I just made a lattice pie crust for the first time. The best I can say about it is that it wasn't a total disaster. So I would like to know what is the proper way to make it.

  1. How much dough do I actually need for one lattice (let's say for a 26 cm pan)?
  2. What crust thickness is optimal for the strips? (I had 3 mm, and it seemed a bit thin, they tore sometimes).
  3. How many strips do I need?
  4. What length should my strips be? Obviously, they should be longer than the finished lattice's size, because they weave over and under. But how much extra length do I need for that?
  5. Is there a good technique for weaving which helps me make an evenly weaved crust? I had lots of trouble managing the strips in the middle (widest) part.
  6. Once weaved, how do I keep the strips from moving around while I transfer the lattice to the fridge and to the pie?
  7. How do I attach the upper crust to the lower crust? My pinching didn't produce too good a result.
  8. (maybe part of the above) How do I make the edge of the pie aesthetically acceptable? Mine is one long lump.
  9. How do I prevent the liquid in the filling from squeezing through the crust holes and flooding the crust?
  10. (should probably have come first) Are denser or looser lattices easier to make?

I made a rather loose lattice, like this one:

loose pie crust

But I have seen much denser pie crusts too, like this one.

dense crust

I know this is a rather long question, if you people think it is better, I will split it into many small ones. Feedback welcome in the comments here or in chat.


There are two keys to this. First, work right on the pie and start in the middle. Second, fold strips back to make it easy to do the over/under.

enter image description here

This picture, from http://localfoods.about.com/od/preparationtips/ss/latticepiecrust_8.htm, is kind of the aha! moment for me. Fold half of the vertical strips back, lay a horizontal strip, unfold the folded strips and fold the ones that weren't, repeat.

Trim extra length from the strips, and use eggwash to glue them to the bottom part of the pie, where it comes up at the edges.

You'll have extra dough what with the trimmings and all - just use it to make a freeform gallete or the like. If you have no extra pie filling, use jam, or butter/brown sugar/raisins. Way less trouble than trying to make exactly the right amount of dough for the lattice.

  • 1
    So, I am supposed to weave it on the pie itself? This will sure take care of the wiggling during transfer problem. But don't I risk getting the strips dirty on the upper surface this way? And thank you for the folding idea, it looks like a big improvement. – rumtscho Apr 1 '12 at 21:02
  • It's a treatment that's best done on a filling that is pretty dry when it's raw. Apples or peaches, for example, as opposed to pumpkin puree or something custardy. Not for what the finished pie is like, but for keeping the strips clean while you weave them. – Kate Gregory Apr 1 '12 at 21:08

I'll begin by saying that a lot is up to your own personal preferences.

  1. It's quite common to just double the amount of dough if you want a lattice. So you can buy two pie crusts in the store, or make the double amount of dough yourself and divide it by two. But you will have left-overs. The amount of dough needed for the lattice depends of course on your type of lattice, and this is up to you.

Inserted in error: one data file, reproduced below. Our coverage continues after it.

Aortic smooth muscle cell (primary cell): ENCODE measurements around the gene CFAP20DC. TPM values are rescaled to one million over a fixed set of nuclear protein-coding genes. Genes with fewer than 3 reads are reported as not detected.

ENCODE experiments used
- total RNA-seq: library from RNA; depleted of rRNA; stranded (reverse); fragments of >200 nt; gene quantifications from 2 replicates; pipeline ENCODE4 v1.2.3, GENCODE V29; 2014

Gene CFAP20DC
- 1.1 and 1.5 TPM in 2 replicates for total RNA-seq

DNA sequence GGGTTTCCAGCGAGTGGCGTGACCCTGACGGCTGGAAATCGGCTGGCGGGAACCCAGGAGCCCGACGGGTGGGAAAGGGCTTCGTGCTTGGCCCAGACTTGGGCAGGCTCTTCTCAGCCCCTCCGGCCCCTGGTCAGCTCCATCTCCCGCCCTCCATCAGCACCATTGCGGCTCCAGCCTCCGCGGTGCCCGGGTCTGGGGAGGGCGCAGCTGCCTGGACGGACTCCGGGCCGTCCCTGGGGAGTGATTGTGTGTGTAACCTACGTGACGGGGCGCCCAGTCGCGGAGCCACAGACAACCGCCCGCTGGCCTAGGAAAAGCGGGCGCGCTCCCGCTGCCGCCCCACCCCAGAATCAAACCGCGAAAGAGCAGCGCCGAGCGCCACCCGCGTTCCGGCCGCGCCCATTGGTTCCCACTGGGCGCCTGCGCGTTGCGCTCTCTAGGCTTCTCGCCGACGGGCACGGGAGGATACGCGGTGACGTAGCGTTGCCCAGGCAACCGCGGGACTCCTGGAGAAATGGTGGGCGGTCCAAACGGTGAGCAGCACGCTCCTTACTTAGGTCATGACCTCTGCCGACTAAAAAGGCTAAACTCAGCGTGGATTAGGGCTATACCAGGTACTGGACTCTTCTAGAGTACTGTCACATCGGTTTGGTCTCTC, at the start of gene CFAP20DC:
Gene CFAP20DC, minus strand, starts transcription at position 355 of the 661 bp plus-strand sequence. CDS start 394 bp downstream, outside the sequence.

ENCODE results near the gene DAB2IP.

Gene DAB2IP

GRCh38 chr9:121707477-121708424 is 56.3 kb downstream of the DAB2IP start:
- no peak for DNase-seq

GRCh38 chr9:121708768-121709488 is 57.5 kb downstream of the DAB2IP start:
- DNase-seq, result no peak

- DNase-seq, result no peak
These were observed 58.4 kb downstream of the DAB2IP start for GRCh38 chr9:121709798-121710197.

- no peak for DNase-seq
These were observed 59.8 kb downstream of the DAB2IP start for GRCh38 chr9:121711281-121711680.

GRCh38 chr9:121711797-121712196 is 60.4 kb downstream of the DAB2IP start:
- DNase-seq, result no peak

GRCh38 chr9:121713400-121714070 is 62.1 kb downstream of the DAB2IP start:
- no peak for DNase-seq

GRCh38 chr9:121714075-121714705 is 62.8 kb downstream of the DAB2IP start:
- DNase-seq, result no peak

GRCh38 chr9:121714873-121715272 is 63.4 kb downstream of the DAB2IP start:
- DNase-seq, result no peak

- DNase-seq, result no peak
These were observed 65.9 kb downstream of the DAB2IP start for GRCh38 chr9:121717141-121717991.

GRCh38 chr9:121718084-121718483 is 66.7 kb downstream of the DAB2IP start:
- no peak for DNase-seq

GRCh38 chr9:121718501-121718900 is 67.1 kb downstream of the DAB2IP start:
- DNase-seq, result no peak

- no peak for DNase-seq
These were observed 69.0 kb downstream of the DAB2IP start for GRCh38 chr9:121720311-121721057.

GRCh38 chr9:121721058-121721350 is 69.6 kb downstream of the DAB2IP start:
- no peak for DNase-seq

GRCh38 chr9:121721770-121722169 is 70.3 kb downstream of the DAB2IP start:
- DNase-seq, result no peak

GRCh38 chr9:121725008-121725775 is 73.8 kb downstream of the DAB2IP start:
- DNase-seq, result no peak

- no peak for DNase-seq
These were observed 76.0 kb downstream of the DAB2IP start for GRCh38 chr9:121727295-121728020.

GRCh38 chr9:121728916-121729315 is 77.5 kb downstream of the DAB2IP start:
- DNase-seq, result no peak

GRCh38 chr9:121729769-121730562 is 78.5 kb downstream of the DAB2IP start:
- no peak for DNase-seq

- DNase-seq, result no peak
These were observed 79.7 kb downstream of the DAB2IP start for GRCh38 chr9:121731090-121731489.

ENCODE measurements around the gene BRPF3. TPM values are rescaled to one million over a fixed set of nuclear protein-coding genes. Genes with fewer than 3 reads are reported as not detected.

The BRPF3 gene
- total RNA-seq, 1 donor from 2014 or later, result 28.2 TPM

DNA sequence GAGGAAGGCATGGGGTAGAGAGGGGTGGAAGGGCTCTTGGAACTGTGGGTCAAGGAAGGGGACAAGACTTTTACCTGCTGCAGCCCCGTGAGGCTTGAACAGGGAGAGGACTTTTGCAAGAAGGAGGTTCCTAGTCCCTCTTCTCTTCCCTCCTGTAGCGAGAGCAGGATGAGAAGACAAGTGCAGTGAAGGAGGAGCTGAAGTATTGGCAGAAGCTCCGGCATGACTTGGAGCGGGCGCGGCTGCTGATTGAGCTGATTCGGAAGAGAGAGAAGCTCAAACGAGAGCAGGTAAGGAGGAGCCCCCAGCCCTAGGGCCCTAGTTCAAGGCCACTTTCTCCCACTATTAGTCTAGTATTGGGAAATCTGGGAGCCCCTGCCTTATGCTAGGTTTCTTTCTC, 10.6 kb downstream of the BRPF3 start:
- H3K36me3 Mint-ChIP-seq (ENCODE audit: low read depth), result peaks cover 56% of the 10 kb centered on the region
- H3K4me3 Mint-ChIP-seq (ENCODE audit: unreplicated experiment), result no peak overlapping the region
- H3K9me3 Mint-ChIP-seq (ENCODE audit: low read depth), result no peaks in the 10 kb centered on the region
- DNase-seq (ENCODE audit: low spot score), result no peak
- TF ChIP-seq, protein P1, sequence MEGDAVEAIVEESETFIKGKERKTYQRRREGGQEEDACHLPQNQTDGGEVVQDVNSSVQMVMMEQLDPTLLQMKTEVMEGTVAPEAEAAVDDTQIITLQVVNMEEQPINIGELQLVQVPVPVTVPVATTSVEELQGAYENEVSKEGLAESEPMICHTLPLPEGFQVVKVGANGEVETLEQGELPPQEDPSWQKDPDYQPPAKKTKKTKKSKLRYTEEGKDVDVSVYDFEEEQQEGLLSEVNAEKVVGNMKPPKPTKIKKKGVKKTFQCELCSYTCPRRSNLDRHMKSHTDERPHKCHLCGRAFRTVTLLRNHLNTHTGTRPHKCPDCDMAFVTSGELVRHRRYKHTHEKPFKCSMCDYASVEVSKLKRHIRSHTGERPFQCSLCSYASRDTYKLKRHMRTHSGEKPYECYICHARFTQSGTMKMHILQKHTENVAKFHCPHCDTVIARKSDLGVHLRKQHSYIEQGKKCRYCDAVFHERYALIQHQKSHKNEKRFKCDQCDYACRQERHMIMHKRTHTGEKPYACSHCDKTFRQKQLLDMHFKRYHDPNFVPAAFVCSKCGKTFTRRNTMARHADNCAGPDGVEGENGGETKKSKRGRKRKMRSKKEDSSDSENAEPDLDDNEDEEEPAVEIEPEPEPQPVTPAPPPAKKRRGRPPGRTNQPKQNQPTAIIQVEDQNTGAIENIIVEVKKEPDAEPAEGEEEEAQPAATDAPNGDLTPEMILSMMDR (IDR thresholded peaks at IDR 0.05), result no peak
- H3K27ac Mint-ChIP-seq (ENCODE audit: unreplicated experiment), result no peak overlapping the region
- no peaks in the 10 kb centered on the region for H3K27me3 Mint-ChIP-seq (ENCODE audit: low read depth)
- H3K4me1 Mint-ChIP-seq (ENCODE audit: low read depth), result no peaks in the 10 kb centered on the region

2. If you use store-bought dough, you can use the dough as it is, thickness-wise. If you use home-made dough, I would make it a bit thinner than your crust, perhaps 0.5 cm (1/5 inch). Too thick won't be nice to eat, too thin will be prone to tearing.

  3. This is completely up to you. If you use wider strips, it's common-sense that you'll need less strips. It also depends on how much dough you want on top. I think I use about 12 strips (and I make them quite thin, about 1 cm (a big 1/3 inch)).

  4. You don't need a lot of extra length for it. Using store-bought dough is very handy for this, since you can make shorter strips (at the side of the dough) that you can place at the side of your pie. If you use home-made dough, I'd suggest you roll it out till you have a circular shape and you can work like you would've bought it.

  5. If you want to have a real lattice (like in your first picture), it will take a bit of time. I think this picture shows it better than I can explain. You have another method (like in your second picture), which is very fast, but I think it doesn't look very good. For the second method, you put all the strips for one direction on top and then all the strips for the other direction. There is however a third method, which I prefer and it's in between. I can't seem to find a good picture for it, but I'll try to describe it: you start with one strip in direction A, you put one strip on top for direction B, then again one for direction A, again one in direction B, but now you hold up the second one for direction A so that this new strip can go under and so one. It's not a 100% pure lattice, but it looks a lot better than the lazy version in my opinion. Another thing you can do for a bit extra is twist the strips so you have something like this. In this case, it's not very noticeable if a strip goes under or over another one.

6., 7. & 8. My trick is to put a bit of beaten egg yolk on top of the end of my strips and fold the remaining pie crust from the bottom over the end of my strips. The egg yolk works as glue and the folded over pie crust makes it better aesthetically, in my opinion.

  1. I haven't had this problem. I don't think you can do a lot about that. Doesn't that give it a home-made look?

  2. I think the degree of difficulty is more in the width of the strips than if the pie is denser/looser. At least for me, wider strips are more easy to handle.

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